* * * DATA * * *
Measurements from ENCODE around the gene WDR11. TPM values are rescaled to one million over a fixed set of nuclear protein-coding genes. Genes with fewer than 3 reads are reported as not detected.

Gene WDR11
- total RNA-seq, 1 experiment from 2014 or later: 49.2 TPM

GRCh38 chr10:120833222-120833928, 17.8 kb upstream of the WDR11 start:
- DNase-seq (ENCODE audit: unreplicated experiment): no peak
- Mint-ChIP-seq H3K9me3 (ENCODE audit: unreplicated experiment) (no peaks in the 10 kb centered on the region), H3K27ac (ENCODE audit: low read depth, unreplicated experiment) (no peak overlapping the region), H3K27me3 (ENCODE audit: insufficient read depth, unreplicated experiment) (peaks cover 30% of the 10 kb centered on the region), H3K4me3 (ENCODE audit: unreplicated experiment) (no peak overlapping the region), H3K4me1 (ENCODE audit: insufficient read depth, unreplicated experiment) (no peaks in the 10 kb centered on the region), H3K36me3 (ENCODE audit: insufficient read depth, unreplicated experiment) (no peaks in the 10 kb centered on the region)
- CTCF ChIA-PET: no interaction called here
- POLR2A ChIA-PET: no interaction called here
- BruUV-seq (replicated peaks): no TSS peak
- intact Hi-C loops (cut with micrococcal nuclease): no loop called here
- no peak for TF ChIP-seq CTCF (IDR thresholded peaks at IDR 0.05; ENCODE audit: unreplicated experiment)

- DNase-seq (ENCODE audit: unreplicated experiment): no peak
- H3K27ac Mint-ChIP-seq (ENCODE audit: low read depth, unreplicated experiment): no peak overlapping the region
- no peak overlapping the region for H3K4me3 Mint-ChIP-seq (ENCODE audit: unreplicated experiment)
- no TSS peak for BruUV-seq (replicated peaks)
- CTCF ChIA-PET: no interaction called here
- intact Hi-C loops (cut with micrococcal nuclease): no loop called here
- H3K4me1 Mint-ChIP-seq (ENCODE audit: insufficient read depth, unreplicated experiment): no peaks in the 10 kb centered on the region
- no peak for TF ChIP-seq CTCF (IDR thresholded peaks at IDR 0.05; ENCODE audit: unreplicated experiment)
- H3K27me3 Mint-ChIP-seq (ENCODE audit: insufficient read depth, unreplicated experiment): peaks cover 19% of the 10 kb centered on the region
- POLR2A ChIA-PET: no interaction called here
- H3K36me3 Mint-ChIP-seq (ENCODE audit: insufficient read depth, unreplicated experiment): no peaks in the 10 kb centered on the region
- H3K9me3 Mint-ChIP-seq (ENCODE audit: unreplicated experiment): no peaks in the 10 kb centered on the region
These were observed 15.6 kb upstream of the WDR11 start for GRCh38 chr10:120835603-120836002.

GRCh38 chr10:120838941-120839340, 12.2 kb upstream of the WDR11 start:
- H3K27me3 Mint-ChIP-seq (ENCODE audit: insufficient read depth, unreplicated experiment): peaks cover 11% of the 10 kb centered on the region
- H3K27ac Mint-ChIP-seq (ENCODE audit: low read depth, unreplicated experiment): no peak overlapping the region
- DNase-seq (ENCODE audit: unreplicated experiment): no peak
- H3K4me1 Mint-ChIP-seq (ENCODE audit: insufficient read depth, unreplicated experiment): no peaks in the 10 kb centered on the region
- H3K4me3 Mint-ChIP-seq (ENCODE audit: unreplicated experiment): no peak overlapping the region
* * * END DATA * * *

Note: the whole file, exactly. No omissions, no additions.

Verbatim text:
Measurements from ENCODE around the gene WDR11. TPM values are rescaled to one million over a fixed set of nuclear protein-coding genes. Genes with fewer than 3 reads are reported as not detected.

Gene WDR11
- total RNA-seq, 1 experiment from 2014 or later: 49.2 TPM

GRCh38 chr10:120833222-120833928, 17.8 kb upstream of the WDR11 start:
- DNase-seq (ENCODE audit: unreplicated experiment): no peak
- Mint-ChIP-seq H3K9me3 (ENCODE audit: unreplicated experiment) (no peaks in the 10 kb centered on the region), H3K27ac (ENCODE audit: low read depth, unreplicated experiment) (no peak overlapping the region), H3K27me3 (ENCODE audit: insufficient read depth, unreplicated experiment) (peaks cover 30% of the 10 kb centered on the region), H3K4me3 (ENCODE audit: unreplicated experiment) (no peak overlapping the region), H3K4me1 (ENCODE audit: insufficient read depth, unreplicated experiment) (no peaks in the 10 kb centered on the region), H3K36me3 (ENCODE audit: insufficient read depth, unreplicated experiment) (no peaks in the 10 kb centered on the region)
- CTCF ChIA-PET: no interaction called here
- POLR2A ChIA-PET: no interaction called here
- BruUV-seq (replicated peaks): no TSS peak
- intact Hi-C loops (cut with micrococcal nuclease): no loop called here
- no peak for TF ChIP-seq CTCF (IDR thresholded peaks at IDR 0.05; ENCODE audit: unreplicated experiment)

- DNase-seq (ENCODE audit: unreplicated experiment): no peak
- H3K27ac Mint-ChIP-seq (ENCODE audit: low read depth, unreplicated experiment): no peak overlapping the region
- no peak overlapping the region for H3K4me3 Mint-ChIP-seq (ENCODE audit: unreplicated experiment)
- no TSS peak for BruUV-seq (replicated peaks)
- CTCF ChIA-PET: no interaction called here
- intact Hi-C loops (cut with micrococcal nuclease): no loop called here
- H3K4me1 Mint-ChIP-seq (ENCODE audit: insufficient read depth, unreplicated experiment): no peaks in the 10 kb centered on the region
- no peak for TF ChIP-seq CTCF (IDR thresholded peaks at IDR 0.05; ENCODE audit: unreplicated experiment)
- H3K27me3 Mint-ChIP-seq (ENCODE audit: insufficient read depth, unreplicated experiment): peaks cover 19% of the 10 kb centered on the region
- POLR2A ChIA-PET: no interaction called here
- H3K36me3 Mint-ChIP-seq (ENCODE audit: insufficient read depth, unreplicated experiment): no peaks in the 10 kb centered on the region
- H3K9me3 Mint-ChIP-seq (ENCODE audit: unreplicated experiment): no peaks in the 10 kb centered on the region
These were observed 15.6 kb upstream of the WDR11 start for GRCh38 chr10:120835603-120836002.

GRCh38 chr10:120838941-120839340, 12.2 kb upstream of the WDR11 start:
- H3K27me3 Mint-ChIP-seq (ENCODE audit: insufficient read depth, unreplicated experiment): peaks cover 11% of the 10 kb centered on the region
- H3K27ac Mint-ChIP-seq (ENCODE audit: low read depth, unreplicated experiment): no peak overlapping the region
- DNase-seq (ENCODE audit: unreplicated experiment): no peak
- H3K4me1 Mint-ChIP-seq (ENCODE audit: insufficient read depth, unreplicated experiment): no peaks in the 10 kb centered on the region
- H3K4me3 Mint-ChIP-seq (ENCODE audit: unreplicated experiment): no peak overlapping the region